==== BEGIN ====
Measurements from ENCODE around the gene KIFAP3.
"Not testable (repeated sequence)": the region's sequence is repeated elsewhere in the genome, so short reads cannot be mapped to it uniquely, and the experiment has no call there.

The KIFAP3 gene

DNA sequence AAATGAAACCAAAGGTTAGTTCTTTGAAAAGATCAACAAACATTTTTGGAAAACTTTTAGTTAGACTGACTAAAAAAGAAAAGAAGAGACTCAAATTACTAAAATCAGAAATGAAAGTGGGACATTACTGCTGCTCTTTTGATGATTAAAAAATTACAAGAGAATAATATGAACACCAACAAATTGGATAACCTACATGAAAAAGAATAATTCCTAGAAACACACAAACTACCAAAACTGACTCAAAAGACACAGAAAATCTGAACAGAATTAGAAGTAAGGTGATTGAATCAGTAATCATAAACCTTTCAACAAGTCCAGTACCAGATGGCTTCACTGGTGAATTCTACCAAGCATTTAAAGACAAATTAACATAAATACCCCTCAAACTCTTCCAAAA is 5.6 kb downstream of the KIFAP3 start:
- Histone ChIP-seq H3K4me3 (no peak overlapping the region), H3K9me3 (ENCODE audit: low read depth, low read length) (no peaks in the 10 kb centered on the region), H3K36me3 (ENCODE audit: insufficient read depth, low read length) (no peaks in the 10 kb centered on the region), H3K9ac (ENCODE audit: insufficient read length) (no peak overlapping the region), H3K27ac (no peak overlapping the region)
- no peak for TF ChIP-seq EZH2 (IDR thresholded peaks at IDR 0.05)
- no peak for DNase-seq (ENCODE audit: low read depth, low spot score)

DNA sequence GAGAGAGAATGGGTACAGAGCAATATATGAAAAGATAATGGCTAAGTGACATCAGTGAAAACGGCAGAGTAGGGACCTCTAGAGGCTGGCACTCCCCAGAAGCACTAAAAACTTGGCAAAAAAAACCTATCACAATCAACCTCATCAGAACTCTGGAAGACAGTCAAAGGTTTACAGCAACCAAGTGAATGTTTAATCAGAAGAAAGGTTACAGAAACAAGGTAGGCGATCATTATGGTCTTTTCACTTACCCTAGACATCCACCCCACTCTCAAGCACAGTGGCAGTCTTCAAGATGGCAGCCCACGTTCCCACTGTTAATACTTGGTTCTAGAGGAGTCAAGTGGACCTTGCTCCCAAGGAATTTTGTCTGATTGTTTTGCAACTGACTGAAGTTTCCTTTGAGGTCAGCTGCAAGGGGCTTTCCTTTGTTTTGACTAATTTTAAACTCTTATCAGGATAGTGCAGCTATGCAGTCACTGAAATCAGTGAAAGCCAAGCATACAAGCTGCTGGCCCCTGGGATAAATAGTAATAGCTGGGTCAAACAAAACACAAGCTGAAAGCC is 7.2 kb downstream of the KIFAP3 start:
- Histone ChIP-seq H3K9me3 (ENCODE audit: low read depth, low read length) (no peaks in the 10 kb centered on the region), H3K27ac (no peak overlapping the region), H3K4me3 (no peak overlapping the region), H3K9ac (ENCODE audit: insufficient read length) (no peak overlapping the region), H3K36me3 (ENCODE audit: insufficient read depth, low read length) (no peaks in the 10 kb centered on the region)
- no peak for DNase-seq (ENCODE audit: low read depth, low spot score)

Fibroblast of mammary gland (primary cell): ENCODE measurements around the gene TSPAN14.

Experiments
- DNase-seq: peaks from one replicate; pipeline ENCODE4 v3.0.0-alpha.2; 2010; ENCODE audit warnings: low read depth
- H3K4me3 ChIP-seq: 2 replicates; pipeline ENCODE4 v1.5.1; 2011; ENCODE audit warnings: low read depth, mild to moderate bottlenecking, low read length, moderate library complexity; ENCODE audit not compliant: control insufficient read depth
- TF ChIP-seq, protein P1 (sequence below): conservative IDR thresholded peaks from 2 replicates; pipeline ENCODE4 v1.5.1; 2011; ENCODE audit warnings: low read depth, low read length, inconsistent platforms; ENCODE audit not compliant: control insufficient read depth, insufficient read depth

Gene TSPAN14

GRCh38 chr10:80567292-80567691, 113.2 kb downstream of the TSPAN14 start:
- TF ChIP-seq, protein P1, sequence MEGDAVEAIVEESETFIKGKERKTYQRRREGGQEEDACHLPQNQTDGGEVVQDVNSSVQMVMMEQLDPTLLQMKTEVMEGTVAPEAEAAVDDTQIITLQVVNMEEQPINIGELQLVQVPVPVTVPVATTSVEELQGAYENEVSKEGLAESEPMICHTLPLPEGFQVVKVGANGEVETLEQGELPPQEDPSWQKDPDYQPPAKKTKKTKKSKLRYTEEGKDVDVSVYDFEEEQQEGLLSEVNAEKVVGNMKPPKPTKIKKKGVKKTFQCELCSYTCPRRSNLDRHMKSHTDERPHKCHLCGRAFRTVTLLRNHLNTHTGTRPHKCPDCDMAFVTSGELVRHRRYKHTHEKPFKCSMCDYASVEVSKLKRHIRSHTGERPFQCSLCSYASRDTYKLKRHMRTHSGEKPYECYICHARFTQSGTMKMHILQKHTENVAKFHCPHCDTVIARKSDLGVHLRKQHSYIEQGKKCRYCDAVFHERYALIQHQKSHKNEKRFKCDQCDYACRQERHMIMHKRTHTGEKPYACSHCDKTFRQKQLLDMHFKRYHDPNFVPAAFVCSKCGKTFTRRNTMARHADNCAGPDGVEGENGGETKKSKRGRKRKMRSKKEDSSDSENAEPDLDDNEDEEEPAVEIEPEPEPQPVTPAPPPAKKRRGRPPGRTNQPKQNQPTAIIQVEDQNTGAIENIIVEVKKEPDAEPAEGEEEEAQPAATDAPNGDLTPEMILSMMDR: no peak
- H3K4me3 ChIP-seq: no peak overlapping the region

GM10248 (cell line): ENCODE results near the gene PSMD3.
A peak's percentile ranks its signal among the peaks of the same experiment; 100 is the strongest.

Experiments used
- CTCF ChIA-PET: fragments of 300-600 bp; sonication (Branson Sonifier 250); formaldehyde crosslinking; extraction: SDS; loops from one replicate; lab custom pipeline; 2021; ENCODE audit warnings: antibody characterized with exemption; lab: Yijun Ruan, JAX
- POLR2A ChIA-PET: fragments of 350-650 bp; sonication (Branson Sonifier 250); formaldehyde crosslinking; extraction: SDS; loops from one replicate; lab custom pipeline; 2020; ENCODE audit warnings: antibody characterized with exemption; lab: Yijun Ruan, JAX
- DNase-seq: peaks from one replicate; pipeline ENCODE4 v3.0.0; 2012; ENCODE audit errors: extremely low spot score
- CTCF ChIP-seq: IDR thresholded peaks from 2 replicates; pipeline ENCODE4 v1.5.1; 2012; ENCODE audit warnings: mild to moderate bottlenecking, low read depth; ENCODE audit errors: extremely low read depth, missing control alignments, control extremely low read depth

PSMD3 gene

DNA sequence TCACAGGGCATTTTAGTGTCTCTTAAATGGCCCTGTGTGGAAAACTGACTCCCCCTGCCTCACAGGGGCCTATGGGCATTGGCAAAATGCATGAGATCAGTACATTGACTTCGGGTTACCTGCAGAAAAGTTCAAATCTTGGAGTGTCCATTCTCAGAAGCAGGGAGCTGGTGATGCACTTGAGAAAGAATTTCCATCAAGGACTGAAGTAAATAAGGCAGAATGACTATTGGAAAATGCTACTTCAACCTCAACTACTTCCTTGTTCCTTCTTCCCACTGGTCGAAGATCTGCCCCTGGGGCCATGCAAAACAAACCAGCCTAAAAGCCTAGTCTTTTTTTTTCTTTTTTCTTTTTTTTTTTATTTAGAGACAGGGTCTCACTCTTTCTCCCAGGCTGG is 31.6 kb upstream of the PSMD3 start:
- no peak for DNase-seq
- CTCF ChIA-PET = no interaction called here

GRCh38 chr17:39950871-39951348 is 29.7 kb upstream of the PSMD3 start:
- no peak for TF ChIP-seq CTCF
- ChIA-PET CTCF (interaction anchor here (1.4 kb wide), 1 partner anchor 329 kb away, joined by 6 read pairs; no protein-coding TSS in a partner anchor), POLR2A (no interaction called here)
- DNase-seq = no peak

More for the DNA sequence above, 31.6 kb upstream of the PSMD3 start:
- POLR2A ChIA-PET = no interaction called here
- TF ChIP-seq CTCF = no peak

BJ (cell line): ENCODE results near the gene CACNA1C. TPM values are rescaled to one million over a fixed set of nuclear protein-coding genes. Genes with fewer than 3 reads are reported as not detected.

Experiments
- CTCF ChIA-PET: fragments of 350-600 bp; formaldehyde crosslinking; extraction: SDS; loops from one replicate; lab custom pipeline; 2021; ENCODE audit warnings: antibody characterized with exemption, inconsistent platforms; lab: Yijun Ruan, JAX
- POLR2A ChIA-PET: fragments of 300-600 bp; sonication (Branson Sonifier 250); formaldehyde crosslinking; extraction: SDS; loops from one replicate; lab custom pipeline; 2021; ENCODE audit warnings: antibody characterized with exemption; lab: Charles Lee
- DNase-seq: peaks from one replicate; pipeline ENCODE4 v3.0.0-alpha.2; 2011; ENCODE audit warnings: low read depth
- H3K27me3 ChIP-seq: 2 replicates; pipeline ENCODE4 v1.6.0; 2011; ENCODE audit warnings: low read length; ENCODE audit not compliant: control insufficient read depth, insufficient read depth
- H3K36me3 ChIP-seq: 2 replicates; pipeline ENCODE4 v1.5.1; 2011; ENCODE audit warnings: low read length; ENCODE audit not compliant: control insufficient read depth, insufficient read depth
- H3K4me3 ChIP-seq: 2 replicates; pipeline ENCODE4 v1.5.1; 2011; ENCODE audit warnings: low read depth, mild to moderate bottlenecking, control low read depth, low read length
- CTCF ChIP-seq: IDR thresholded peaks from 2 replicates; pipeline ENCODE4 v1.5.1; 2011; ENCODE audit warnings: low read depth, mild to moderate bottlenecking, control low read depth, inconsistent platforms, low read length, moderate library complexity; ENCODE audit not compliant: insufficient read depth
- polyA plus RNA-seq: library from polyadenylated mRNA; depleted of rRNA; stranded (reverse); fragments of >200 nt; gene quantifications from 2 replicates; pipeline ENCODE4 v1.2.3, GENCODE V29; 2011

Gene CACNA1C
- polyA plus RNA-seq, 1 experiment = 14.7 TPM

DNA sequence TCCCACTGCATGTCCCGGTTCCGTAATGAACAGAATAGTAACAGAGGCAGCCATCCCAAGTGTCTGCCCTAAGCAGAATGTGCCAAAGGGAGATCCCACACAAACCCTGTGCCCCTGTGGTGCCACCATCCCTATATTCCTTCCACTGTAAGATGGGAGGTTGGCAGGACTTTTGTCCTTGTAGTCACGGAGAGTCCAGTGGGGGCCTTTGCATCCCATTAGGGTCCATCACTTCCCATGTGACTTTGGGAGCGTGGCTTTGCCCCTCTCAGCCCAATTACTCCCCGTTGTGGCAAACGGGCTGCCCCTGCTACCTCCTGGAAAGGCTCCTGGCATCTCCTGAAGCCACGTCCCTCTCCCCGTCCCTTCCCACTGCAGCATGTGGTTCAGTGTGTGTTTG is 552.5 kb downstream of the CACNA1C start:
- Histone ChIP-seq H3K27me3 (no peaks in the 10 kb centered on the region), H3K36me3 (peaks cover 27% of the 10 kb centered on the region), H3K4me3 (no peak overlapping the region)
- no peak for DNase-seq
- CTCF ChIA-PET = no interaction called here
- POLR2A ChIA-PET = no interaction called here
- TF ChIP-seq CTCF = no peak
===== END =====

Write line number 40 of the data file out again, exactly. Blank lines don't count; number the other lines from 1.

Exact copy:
- CTCF ChIA-PET: fragments of 350-600 bp; formaldehyde crosslinking; extraction: SDS; loops from one replicate; lab custom pipeline; 2021; ENCODE audit warnings: antibody characterized with exemption, inconsistent platforms; lab: Yijun Ruan, JAX